CA-based AeroVironment, a global name in drones, tactical missile systems and electric vehicle charging and test systems announced a new product at AUVSI’s Xponential conference this week.
The Snipe Nano Quad is a miniature (“Class 0”) drone designed to support close-range intelligence, surveillance and reconnaissance missions. The first U.S. government customer delivery of 20 Snipe systems took place in April, but AeroVironment can’t be pigeon-holed as a military provider.
Steve Gitlin, AeroVironment’s VP Corporate Strategy, Communications and Investor Relations says that the company is a technology company. “When we first developed the hand-launched UAV for reconnaissance in 1986, we knew that this could be used across a broad range of industries,” says Gitlin. “We also knew that the government would be the most likely early adopter.”
The new Snipe is an example of innovative new drone technology – the tiny drone is equipped with electro-optical/infrared (EO/IR), low-light-capable and long-wave infrared (LWIR) sensors in an integrated tilt mechanism. “Snipe can relay high-resolution images and record real-time video both day and night,” says AeroVironment. “In addition, Snipe’s integrated UHF radio provides for excellent non-line-of-sight operation. The software-defined radio (SDR) allows Snipe to be sold commercially.”
“While Snipe’s stealthiness makes it ideally suited for military applications, it’s an invaluable asset for anyone needing a ‘Class 0’ UAS to support their missions,” says Kirk Flittie, AeroVironment vice president and general manager of its Unmanned Aircraft Systems business segment. The tiny size could make Snipe a perfect low-risk tool for a number of commercial applications that might require flight over people or BVLOS flight; rugged construction means that it can be used outdoors in a variety of environments, flying in winds of over 15mph.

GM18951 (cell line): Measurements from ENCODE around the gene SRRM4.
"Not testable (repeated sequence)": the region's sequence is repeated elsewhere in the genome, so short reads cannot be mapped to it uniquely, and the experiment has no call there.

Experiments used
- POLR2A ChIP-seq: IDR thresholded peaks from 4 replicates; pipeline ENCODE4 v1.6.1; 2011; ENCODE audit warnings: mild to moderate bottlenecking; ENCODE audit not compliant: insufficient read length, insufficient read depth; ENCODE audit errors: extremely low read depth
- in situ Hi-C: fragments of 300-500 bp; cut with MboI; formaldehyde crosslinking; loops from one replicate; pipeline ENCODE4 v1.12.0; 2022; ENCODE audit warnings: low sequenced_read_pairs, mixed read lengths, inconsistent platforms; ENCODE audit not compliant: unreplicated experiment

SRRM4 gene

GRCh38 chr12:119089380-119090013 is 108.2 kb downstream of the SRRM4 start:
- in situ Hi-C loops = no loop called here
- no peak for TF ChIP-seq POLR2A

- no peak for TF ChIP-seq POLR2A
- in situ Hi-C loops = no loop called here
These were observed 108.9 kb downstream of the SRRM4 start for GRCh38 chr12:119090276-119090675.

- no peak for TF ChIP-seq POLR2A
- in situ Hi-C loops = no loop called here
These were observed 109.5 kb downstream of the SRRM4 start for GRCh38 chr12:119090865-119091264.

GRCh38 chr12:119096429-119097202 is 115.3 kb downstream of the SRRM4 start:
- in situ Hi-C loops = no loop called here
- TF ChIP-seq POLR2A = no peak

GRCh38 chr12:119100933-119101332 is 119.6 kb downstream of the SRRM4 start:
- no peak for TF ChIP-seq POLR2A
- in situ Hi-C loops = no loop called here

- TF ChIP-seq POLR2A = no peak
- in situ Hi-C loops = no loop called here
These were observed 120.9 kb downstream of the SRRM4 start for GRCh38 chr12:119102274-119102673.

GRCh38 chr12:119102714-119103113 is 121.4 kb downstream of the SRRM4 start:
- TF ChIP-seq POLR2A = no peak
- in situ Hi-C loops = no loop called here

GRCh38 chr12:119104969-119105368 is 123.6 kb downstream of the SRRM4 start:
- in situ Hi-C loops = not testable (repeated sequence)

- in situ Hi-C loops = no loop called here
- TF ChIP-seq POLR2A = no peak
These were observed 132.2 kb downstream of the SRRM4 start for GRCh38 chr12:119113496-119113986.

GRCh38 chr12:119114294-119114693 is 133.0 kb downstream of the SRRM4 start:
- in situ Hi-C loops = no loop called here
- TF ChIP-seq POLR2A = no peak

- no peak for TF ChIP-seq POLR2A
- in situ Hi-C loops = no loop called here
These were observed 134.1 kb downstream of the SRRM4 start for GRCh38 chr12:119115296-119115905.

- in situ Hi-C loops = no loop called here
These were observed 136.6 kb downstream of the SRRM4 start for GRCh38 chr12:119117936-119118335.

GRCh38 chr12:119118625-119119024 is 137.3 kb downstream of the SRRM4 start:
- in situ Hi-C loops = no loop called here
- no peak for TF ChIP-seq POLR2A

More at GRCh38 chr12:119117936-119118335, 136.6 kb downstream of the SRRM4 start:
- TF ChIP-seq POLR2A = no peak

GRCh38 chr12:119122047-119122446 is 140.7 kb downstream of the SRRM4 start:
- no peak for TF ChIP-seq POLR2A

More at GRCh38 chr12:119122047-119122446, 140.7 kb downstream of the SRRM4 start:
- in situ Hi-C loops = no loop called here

While government customers may be the first to use new tools, AeroVironment says that their products – tested on the military field – offer great benefits for the enterprise. “We’ve been serving the innovators in the industry – and military customers are the early adopters,” says Gitlin. “They’re the customers who have formed that value chain that allow us to bring the technology to the commercial market as regulations allow.”
“The commercial market uses the technologies in a different way,” he comments, but says that the same precision and quality AeroVironment offers on the military field transfers easily to enterprise, providing the same high level of benefit. “We don’t want to give customers data, we want to give them actionable intelligence,” he says. “It may be that the threat on the battlefield is an attack while the threat on the field is an insect infestation – but both require an accurate response.”